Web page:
Joined up Communities
A new footbridge swung into action on Monday 19th January, traversing Deptford Creek and linking two new residential developments – New Capital Quay, with its new Waitrose, and Millennium Quay with its extraordinary statue of Peter the Great – creating a fascinating new link to the Thames Path.
By chance I saw the coaster ‘James Prior’ leaving its cement depot Norman Road berth, passing through the Creek Road lift bridge outward bound for Fingringhoe on the River Colne to load up with another bright yellow cargo of recently mined sand. The narrow entrance to Deptford Creek has been navigated since Viking days, one of the hidden ports which sustain the London River on a daily basis. The ageing coasters can be spotted as they come and go at the top of the tide. They have a sentimental place in my ageing heart because, as a lad, I used to play with my Colchester chums cycling up and down the switches and turns of this prosperous sandpit just opposite Wivenhoe – a 20-minute cycle ride from my birthplace!
I can also report on another foot bridge opening, over the tidal River Lea just across Leamouth Creek from Trinity Buoy Wharf, linking Island City’s Manhattan-style development to Canning Town’s significant transport hub of the Jubilee Line, the Overground and DLR; worth a trip to the Cross Rail construction site just there. Be sure, while you are there, to look for the brand new Cross Rail station at Canary Wharf awaiting the opening of this astonishing west-east rail link. The extraordinary developments in Docklands and Greenwich can be viewed from the DLR as its various branches snake through tomorrow’s world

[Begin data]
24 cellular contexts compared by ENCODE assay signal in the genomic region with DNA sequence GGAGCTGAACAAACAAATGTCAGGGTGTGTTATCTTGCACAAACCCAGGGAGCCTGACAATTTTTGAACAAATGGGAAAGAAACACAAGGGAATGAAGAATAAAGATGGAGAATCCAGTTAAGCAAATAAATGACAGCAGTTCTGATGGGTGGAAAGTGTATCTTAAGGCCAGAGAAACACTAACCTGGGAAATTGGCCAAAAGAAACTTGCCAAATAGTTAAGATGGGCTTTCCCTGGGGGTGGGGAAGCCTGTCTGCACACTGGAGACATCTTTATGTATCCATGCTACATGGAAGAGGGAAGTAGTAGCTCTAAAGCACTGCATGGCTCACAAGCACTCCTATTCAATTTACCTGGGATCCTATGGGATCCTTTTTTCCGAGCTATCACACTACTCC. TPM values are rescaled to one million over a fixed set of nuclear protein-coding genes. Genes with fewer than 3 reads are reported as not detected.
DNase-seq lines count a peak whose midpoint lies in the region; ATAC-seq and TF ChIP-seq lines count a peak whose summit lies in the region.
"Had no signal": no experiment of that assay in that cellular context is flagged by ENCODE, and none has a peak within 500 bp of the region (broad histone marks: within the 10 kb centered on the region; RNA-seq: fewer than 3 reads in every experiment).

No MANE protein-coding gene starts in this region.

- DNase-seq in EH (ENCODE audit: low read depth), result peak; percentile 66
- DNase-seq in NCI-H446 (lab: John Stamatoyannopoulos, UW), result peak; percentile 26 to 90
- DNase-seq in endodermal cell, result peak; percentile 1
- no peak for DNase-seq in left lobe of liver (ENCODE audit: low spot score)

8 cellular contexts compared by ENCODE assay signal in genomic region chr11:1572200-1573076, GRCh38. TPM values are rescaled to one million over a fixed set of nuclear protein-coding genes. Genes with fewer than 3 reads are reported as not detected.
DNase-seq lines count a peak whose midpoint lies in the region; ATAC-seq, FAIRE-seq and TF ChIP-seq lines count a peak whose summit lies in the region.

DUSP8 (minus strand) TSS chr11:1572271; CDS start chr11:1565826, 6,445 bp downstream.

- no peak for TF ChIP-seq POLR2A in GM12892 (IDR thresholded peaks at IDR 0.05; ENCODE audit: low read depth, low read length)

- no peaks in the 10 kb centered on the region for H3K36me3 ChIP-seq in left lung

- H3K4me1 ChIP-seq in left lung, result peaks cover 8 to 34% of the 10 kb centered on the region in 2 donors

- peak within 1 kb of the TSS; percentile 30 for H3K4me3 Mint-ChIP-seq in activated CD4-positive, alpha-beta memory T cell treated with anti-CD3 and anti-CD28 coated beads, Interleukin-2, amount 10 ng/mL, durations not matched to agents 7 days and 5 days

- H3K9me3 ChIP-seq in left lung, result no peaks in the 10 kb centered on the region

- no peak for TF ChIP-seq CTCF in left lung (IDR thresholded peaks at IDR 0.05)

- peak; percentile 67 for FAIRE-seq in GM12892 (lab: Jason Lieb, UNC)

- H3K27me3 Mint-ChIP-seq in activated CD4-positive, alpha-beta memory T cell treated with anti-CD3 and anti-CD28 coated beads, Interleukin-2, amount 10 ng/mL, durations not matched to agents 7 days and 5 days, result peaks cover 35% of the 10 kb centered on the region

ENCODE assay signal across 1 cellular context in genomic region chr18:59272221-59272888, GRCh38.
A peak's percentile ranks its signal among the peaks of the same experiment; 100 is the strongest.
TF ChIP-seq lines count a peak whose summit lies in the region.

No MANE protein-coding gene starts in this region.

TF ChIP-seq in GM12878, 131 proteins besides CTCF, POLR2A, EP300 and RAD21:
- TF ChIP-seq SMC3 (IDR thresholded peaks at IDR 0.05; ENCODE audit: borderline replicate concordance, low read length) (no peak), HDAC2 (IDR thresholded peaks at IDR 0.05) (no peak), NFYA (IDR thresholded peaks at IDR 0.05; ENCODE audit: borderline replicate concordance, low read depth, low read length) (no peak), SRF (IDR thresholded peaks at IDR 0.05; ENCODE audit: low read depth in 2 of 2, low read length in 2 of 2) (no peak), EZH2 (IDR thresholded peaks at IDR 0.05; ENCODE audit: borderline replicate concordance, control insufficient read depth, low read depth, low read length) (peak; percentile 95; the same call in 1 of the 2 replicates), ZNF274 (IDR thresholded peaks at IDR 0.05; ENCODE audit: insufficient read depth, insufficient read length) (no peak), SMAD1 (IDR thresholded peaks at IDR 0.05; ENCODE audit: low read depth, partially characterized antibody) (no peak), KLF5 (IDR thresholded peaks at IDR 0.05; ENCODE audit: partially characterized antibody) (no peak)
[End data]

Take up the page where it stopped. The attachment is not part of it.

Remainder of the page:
More recently, a new service bringing aggregates from Gravesend’s Denton Wharf to the upper reaches has been initiated utilising larger ex-Dutch coasters, navigating under the many bridges which span the Thames in Central London. The Battersea Power Station development is reliant on such carriers of building materials.
Another historic vessel passed by today under tow by three tugs as it left its Embankment mooring (close to Charing Cross Station). ‘Tattershall Castle’ was once a paddle steamer which crossed the River Humber linking Lincolnshire to Yorkshire’s Kingston upon Hull. Now the Humber Bridge replaces this historic ferry link once run by LNER. In my long-ago drinking days I enjoyed a pint or two on its deck or within its spacious saloon with its stunning river views of Westminster and the South Bank. I was delighted to see Chris Livett’s new tug ‘Grey Vixen’ at work, a local waterman whose fleet of leisure craft work in and out of Butlers Wharf, renowned for their film work. Chris is a Royal Waterman and past master of the Watermen’s Company – his father was a skipper of a London tug for many years too! I am told she’s off from her home port to Hull for a general re-fit.